Philosophy grad aims to bridge communication divides that put academics at odds with everyday people

Tyler Paetkau’s experiences working in the oilpatch and caring for his grandfather gave him unique insights into different perspectives.


Tyler Paetkau worked in the Alberta oilpatch and cared for his ailing grandfather before coming to the U of A—experiences that sparked his interest in philosophy as a way to help bring people closer together on polarized issues. (Photo: Supplied)

Growing up in resource-rich Grande Prairie, Tyler Paetkau said it was just kind of assumed that upon graduating from high school, a person would start working in the well-paying energy jobs that abounded in the oilpatch.

So that’s what he did. Paetkau, who graduates from the University of Alberta this week with a bachelor of arts degree with a major in philosophy, worked in the oilpatch for a couple of years but said he always felt the pull of a post-secondary education and decided to attend Grande Prairie Regional College.

“Post-secondary education wasn't really seen as a live option,” he said. “It's something that I had to work for and find my way into. I think that's why I'm such an advocate for access to education now.”

Over the next three years Paetkau developed an interest in philosophy, which he said grew out of what he saw as a big disconnect between the people he had previously worked with and respected, and people who were pursuing interests in academia.

“It seemed as if there was a lot of harm coming from the fact that those two groups of people didn't seem to be communicating really well with each other,” he said.

“Philosophy for me was a way to kind of explore that and maybe see if I could help bridge that divide.”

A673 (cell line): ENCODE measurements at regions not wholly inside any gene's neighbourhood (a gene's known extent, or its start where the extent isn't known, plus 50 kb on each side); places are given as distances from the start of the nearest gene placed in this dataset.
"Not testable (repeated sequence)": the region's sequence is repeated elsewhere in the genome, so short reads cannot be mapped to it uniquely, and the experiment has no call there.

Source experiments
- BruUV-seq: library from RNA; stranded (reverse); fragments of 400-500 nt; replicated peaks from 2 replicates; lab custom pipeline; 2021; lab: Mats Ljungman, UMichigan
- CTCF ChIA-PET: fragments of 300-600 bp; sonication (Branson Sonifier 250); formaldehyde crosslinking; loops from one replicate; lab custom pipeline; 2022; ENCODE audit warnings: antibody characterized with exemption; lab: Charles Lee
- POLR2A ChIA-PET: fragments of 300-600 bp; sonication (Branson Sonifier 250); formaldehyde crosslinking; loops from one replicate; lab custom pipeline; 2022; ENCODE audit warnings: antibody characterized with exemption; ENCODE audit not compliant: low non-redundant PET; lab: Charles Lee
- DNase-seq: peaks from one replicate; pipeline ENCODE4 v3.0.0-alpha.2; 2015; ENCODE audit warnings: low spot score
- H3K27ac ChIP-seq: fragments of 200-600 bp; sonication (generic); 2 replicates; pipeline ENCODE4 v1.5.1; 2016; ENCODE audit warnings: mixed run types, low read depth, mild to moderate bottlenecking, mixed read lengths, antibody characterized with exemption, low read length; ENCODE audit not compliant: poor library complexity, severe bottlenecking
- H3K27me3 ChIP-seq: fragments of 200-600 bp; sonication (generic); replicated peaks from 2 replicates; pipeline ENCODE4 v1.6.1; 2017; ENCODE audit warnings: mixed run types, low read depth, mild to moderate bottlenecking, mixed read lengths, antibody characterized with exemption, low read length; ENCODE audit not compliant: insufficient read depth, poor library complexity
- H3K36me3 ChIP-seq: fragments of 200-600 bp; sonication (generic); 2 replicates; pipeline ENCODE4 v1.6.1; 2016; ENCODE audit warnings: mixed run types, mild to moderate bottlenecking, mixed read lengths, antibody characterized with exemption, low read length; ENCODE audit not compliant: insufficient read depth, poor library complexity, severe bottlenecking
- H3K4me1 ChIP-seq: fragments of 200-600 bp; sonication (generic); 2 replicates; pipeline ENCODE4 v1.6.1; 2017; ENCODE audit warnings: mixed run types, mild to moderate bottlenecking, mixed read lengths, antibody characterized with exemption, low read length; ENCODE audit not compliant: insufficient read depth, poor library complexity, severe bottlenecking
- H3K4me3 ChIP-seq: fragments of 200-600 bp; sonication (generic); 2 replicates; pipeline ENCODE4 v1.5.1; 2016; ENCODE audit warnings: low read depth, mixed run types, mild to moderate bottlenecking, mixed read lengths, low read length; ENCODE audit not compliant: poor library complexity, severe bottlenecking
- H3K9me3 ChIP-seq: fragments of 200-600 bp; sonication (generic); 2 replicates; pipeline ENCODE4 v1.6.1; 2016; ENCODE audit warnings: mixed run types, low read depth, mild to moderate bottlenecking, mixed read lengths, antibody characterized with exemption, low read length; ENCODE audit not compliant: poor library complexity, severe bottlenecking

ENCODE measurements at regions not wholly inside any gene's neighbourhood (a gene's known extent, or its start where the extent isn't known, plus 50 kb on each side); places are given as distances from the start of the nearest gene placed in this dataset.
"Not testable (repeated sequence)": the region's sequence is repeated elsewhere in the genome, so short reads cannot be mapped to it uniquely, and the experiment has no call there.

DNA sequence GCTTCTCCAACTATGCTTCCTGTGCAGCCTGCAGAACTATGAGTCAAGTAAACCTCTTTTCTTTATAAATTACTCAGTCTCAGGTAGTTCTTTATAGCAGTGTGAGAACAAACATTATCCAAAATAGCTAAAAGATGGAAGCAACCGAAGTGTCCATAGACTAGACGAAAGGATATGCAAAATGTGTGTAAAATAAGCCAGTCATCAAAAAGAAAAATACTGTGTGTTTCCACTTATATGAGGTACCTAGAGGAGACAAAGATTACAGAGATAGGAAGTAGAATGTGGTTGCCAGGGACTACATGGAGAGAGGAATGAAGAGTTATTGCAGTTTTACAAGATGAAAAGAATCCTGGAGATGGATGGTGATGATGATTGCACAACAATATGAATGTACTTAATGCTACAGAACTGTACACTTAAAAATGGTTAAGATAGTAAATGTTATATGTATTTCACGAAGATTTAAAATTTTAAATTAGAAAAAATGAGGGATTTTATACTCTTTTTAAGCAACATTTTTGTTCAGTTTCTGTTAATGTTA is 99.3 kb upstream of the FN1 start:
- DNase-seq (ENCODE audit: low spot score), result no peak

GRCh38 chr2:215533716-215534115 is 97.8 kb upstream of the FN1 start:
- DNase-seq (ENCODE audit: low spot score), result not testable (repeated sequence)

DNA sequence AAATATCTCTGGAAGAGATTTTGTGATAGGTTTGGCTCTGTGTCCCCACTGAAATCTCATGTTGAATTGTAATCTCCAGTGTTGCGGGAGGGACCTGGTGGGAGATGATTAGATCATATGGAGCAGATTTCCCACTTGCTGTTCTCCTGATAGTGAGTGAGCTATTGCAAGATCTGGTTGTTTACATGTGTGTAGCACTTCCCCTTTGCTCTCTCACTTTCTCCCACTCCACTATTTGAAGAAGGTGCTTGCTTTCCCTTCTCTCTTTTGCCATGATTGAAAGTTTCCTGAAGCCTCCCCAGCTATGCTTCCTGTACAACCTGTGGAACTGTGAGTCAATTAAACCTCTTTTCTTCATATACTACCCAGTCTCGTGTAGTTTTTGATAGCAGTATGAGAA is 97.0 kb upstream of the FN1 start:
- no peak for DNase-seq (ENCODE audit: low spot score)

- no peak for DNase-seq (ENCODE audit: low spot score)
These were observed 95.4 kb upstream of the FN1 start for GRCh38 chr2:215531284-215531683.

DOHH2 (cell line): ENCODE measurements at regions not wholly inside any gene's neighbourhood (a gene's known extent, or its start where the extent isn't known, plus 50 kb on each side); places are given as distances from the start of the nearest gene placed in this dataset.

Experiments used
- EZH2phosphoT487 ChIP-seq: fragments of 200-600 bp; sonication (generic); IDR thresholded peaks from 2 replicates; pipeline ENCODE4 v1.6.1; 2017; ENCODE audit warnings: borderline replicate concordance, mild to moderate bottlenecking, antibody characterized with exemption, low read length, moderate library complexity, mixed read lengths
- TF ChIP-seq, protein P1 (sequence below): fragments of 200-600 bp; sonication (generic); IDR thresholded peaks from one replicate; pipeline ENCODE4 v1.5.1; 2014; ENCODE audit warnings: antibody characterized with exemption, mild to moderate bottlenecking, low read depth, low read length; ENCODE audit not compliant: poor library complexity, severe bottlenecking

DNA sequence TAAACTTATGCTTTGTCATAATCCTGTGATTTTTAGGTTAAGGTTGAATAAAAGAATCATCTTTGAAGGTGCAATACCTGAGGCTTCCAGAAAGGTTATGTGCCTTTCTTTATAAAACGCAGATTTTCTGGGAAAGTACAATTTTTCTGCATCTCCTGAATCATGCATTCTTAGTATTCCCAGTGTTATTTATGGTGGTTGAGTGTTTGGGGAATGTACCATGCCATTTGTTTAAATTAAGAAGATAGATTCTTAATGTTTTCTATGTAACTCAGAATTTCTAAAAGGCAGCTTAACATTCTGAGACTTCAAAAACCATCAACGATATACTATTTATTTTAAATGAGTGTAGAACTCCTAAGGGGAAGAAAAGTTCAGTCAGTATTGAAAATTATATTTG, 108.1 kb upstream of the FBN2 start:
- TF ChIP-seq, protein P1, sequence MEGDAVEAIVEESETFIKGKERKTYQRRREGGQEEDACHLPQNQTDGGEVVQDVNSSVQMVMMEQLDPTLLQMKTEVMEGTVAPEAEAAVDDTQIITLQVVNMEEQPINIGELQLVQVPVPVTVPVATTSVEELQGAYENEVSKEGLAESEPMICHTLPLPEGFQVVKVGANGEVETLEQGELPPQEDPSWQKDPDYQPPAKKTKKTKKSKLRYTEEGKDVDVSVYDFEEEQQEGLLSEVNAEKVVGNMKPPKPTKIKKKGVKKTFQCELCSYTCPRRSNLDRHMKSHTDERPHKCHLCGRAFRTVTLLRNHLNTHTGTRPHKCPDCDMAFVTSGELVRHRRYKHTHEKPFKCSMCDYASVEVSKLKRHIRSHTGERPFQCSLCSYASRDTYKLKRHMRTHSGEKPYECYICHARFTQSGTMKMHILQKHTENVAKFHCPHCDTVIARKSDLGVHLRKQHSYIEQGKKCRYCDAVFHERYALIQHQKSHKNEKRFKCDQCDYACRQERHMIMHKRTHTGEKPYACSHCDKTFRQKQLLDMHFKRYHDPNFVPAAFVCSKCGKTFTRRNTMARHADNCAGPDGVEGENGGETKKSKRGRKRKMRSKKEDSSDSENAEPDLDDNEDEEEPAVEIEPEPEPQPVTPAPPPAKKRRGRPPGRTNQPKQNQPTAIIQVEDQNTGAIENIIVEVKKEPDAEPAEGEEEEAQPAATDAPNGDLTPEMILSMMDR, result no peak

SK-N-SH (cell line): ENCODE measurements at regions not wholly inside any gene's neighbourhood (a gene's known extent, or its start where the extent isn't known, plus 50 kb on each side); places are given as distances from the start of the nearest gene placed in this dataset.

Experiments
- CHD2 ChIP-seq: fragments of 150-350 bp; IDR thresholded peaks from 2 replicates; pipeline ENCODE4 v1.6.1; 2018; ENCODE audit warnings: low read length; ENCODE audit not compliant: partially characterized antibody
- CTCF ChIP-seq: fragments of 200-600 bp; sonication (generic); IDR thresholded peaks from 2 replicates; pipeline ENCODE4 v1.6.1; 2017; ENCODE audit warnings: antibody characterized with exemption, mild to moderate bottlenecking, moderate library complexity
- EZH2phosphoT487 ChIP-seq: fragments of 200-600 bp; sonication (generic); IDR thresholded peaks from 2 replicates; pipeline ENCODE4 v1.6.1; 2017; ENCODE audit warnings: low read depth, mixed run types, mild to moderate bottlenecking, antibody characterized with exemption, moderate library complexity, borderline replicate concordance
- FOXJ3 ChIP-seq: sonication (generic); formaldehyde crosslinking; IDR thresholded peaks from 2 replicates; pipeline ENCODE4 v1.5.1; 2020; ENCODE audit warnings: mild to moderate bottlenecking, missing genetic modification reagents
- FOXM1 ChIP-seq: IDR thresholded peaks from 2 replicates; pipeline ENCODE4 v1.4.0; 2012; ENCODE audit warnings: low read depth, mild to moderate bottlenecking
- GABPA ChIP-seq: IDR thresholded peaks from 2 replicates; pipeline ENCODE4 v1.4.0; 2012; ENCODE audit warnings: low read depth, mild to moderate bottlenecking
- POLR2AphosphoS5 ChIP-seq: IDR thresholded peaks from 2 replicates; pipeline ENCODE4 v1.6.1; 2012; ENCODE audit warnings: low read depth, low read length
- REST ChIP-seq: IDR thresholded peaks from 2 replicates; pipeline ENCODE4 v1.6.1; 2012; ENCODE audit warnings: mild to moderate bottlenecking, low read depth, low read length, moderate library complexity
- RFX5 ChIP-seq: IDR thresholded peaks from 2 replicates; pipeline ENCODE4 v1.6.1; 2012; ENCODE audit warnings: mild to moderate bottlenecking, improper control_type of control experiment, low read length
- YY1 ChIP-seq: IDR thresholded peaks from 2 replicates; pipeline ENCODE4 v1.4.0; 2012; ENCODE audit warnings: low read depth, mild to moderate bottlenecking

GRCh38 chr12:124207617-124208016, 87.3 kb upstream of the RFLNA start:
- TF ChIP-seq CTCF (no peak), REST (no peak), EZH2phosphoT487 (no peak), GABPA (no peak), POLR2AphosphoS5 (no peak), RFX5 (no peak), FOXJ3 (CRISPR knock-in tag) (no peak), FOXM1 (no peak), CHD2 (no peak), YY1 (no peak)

He said the discussion around climate change policy was a non-starter, because for many in the region it was seen as an attack on their way of life and as something that is disconnected from reality.

“I think the people in academia often fail to consider the perspective of those people. If we're going to have an effective climate change policy, those two groups of people have to be able to see more eye to eye.”

Student and caregiver

Paetkau knew that if he wanted to really test and pursue his thinking, he needed to get to the U of A.

However, he was faced with a choice between pursuing his academic dreams and spending some quality time with his grandfather, who had recently been diagnosed with Alzheimer's and Parkinson's, both of which were starting to progress pretty badly.

“It just kind of worked out that I was wanting to be able to spend more time with him and he needed somebody to be around more,” he said.

Paetkau stayed on at college and mixed his time between student and caregiver.

“It was a fairly intense experience, but I am definitely glad I took the opportunity to do it,” he said.

With his grandfather now in a long-term care facility, in 2019 Paetkau made the move to Edmonton.

He signed on as a vice-president of the Undergraduate Philosophy Association, and instantly found a group of peers there, along with an opportunity to connect with new students and help them find their feet.

“I know a lot of people, depending on where they're at in life, don't even consider post-secondary to be a possibility. But they just need those supports and people there to help them find their way into it.”

Exploring why people lose trust in science

In exploring his work around energy communication, Paetkau became interested in why people get turned away from the medical system—bits of which are at the root of growing mistrust that jurisdictions around the world struggle with as the end of the pandemic nears.

“I’m looking into vaccine hesitancy and science denialism more broadly within the medical community and trying to bridge that divide between the medical community and public policy, and regular, everyday people,” he said.

His activity in the community and academics helped land Paetkau one of 20 inaugural McCall MacBain Scholarships. The award, Canada’s first comprehensive leadership-based scholarship for master’s and professional studies, will allow him to attend McGill University’s master of arts in philosophy (bioethics) program.

“I hope to explore the ethical and epistemic structures that lead to science denialism. We are facing grave challenges, from declining vaccination rates to climate change. Public support for science is key to addressing these issues, and I plan to investigate why support is declining and what can be done to increase it.”